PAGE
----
O’pazo was mentioned in a couple articles and pictured in some blogs, so it managed to squeeze itself onto the agenda. It’s more of a formal restaurant that caters to a business and special occasion crowd with some of the night’s offering hanging in a window adjacent to the entrance. Another display is sprawled out separating the dining room and kitchen. The evening began with a complimentary plate of cured salmon and sea snails. We’re very fond of Santa Barbara sea urchin, so we were anxious to compare Spain’s offering. It come with a lot of sea water and that overwhelmed the meat. Once drained, I’d have to say Santa Barbara still reigned supreme. Next up were the percebes one of the most sought after delicacies in Spain. We saw pictures of these “dinosaur boogers” and knew we had to try them. They are served warm, you have to peel them in an odd way and once revealed they tasted of the sea with a chewy bite. They were light and quite refreshing and I would definitely recommend trying them on your trip. Apparently, these things are quite dangerous to retrieve from the water. Fisherman must painstakingly harvest them by climbing down the the wave pounded rocky cliff shores of Galicia in Spain’s north west.
On to the next creature that was new to us, cigalas. Simply grilled and it had a wonderful fresh flavor and was very tender, another must for visitors.
Now we go from a double to two home runs back-to-back. First, was the best shrimp we had to date. To do so little and taste so good, that’s one sign of a truly great dish. It was juicy beyond belief and bursting with flavor. I wish Vegas buffets could get them this good, it would put them out of business. Second, was the whole turbot. It’s rumored to be cooked in olive oil, but with the rich taste of the dish it could have passed for butter. Albeit, turbot is known for its high fat content. I can only be left to assume something was lost in translating. Jen mentioned that this turbot would put to shame the one she had in Paris at L’Arpege. It was also better than the frozen one I get at Trader Joe’s.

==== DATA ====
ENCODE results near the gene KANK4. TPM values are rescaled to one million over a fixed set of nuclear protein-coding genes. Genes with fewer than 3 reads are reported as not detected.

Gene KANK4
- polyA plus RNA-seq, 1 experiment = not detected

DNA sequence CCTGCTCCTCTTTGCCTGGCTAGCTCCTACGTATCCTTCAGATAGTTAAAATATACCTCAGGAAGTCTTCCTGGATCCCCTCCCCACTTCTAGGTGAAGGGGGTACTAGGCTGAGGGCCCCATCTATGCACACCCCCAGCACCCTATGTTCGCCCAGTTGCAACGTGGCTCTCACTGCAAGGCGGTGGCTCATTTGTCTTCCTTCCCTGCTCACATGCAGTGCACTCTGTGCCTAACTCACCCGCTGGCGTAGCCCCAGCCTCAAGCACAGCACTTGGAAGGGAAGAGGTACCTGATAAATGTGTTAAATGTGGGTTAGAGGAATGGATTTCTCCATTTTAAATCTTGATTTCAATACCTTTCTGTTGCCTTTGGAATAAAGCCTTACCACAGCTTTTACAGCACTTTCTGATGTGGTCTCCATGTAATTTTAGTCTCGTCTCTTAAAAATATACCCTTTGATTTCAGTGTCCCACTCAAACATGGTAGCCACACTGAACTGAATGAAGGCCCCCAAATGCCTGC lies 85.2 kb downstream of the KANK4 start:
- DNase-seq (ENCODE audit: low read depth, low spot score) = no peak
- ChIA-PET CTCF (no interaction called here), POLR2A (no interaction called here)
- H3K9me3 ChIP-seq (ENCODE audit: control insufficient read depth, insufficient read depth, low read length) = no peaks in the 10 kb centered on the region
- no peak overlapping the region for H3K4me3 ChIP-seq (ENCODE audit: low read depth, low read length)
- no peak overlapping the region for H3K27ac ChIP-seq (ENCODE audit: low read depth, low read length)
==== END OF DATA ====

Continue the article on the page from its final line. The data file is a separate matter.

I wish we had more room to order because two or three more species of shrimp were eyeing me all night. Plus Jen mentioned the food from the San Miguel Market was calling and she had to go back to hotel to take a dump. As I reflect back on the trip, I would love to have another seat at O’pazo or Sacha, the other seafood restaurant we originally planned to visit. Our other favorite comparable restaurants on the west coast of the U.S. are Providence and Walrus & Carpenter. O’pazo was simpler than the other two, yet better. It was that good.
After dinner we wanted to take some night shots of the city and the area surrounding Plaza de Cibeles was the perfect spot. By the looks of the picture, I still need to understand the aperture or focal points a little better. I guess that’s what the off-season is for.